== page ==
According to CureDuchenne, two companies have began a collaboration in an effort to create new gene therapies for Duchenne muscular dystrophy (DMD). Ultragenyx and Solid Bioscience are both using their latest developments, a differentiated microdystrophin construct and HeLa producer cell line (PCL) manufacturing platform, to make the best possible treatment for those with DMD.
About Duchenne Muscular Dystrophy
Duchenne muscular dystrophy is one of the nine forms of muscular dystrophy. Affected individuals experience progressive muscle weakness and wasting due to a lack of dystrophin. Symptoms include issues with motor skills, muscle weakness, falling, fatigue, issues with changing positions, problems walking, learning disabilities, and eventually heart disease and respiratory failure. All of these effects are caused by a mutation passed down on the X chromosome in a recessive pattern. There is currently no cure for this condition, but treatments can help to manage symptoms.
About the Collaboration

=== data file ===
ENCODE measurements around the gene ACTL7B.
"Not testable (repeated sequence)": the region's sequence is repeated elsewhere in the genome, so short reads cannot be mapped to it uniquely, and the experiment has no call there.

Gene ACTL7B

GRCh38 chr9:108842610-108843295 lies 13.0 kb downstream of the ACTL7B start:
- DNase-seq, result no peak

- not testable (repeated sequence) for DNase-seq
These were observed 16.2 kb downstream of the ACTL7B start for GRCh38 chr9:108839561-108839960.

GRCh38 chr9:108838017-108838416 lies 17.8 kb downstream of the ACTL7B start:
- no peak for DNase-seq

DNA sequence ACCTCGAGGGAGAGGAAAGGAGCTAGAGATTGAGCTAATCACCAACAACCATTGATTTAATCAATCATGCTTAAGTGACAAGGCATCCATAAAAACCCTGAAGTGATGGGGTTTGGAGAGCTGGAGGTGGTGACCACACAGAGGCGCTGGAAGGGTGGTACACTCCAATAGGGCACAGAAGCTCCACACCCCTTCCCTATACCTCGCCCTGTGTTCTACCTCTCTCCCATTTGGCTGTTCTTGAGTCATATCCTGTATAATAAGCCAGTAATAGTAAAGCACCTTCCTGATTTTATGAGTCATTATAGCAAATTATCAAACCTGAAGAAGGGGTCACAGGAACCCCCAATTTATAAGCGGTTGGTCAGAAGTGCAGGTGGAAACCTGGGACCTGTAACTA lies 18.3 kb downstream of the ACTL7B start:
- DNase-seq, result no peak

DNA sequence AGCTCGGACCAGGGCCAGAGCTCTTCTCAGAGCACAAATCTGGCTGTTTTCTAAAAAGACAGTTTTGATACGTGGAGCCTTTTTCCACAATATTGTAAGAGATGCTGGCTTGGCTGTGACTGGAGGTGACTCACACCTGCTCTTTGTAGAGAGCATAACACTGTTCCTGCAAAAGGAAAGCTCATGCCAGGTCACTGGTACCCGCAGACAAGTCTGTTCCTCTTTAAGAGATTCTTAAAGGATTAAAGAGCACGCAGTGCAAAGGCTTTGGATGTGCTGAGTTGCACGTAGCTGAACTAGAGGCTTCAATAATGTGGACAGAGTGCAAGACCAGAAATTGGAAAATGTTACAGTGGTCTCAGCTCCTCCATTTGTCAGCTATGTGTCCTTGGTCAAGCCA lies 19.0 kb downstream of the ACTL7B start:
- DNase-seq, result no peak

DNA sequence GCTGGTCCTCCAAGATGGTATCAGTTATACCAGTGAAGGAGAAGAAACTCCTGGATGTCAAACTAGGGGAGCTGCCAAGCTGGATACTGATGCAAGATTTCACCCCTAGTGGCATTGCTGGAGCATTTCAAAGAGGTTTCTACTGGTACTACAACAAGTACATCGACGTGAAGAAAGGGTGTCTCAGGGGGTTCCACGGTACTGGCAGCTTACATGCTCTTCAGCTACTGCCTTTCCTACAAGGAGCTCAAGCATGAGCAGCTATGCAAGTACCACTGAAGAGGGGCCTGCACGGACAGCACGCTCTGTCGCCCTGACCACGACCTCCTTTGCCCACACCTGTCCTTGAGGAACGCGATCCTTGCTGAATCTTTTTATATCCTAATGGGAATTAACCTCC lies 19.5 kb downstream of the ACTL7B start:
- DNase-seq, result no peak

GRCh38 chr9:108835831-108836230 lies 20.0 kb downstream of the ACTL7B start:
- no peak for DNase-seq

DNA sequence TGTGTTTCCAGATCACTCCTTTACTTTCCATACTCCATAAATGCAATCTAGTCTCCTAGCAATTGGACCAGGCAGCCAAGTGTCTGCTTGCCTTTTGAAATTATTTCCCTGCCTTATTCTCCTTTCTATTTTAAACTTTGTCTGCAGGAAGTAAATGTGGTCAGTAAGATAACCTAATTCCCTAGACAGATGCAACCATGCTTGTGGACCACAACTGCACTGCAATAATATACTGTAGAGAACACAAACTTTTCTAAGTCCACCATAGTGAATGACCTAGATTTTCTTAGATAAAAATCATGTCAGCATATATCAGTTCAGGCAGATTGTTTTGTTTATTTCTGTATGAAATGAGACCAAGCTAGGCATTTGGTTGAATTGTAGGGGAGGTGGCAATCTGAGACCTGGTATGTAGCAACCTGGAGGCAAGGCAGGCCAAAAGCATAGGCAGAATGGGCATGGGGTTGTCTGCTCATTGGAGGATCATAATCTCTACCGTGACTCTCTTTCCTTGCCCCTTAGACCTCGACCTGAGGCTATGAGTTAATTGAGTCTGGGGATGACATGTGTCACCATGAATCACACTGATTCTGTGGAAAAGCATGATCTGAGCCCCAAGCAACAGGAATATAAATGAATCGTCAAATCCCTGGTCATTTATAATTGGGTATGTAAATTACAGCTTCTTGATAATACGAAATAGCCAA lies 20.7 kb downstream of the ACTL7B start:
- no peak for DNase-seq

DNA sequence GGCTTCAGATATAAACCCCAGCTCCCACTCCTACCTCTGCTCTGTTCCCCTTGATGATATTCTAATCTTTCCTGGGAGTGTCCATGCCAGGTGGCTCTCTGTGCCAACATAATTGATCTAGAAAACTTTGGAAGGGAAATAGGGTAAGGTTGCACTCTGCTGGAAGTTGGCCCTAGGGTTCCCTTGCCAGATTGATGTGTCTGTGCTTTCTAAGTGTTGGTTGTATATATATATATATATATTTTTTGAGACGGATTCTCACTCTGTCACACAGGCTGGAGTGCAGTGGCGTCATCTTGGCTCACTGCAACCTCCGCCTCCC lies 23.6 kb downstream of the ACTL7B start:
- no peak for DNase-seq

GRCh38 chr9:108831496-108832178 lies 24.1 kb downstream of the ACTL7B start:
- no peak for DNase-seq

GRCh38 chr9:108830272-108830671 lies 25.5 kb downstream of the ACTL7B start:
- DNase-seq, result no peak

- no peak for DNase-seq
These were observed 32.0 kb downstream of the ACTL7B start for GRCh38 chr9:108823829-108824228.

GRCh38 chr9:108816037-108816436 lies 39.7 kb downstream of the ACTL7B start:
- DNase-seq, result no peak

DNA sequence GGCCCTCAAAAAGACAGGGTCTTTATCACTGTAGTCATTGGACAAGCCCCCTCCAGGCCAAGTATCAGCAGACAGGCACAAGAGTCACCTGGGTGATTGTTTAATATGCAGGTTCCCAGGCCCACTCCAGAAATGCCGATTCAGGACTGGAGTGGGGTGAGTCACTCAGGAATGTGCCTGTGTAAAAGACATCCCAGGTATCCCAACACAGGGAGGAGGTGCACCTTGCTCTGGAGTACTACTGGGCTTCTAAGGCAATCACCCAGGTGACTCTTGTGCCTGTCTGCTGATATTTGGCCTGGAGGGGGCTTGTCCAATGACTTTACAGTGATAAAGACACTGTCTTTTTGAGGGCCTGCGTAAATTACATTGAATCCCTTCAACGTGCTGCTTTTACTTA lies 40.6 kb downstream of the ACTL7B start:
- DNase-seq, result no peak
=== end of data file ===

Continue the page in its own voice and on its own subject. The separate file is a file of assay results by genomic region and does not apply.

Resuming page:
The goal of this collaboration is to create a new gene therapy for DMD. In order to do so, both Ultragenyx and Solid Biosciences will bring their own respective expertise and technology.
Ultragenyx enters the agreement with its HeLa producer cell line (PCL) manufacturing platform, which brings a 2,000 liter AAV-based gene therapy product manufacturing that is available on a commercial scale. It has the ability to mass produce the therapy for a smaller price, making it highly advantageous. This company also has experience and expertise in developing treatments for rare diseases.
On the other side of the agreement, Solid Biosciences has a proprietary microdystrophin construct that is already showing benefits for DMD in preclinical models. Mouse models were able to better resist fatigue when given the construct. The first human trial has shown positive results as well, and researchers are looking forward to the next steps. In addition to this construct, Solid will provide their extensive knowledge and expertise on muscle biology.
The terms of the collaboration, Ultragenyx contributed $40 million to Solid in investments and provide further funds when milestones are made in development. In return, Ultragenyx has exclusive licensing rights to not only the gene therapy currently in development, but any other product that utilizes the proprietary microdystrophin construct. Hopefully the collaboration goes well, as it could result in a viable treatment option for those with DMD.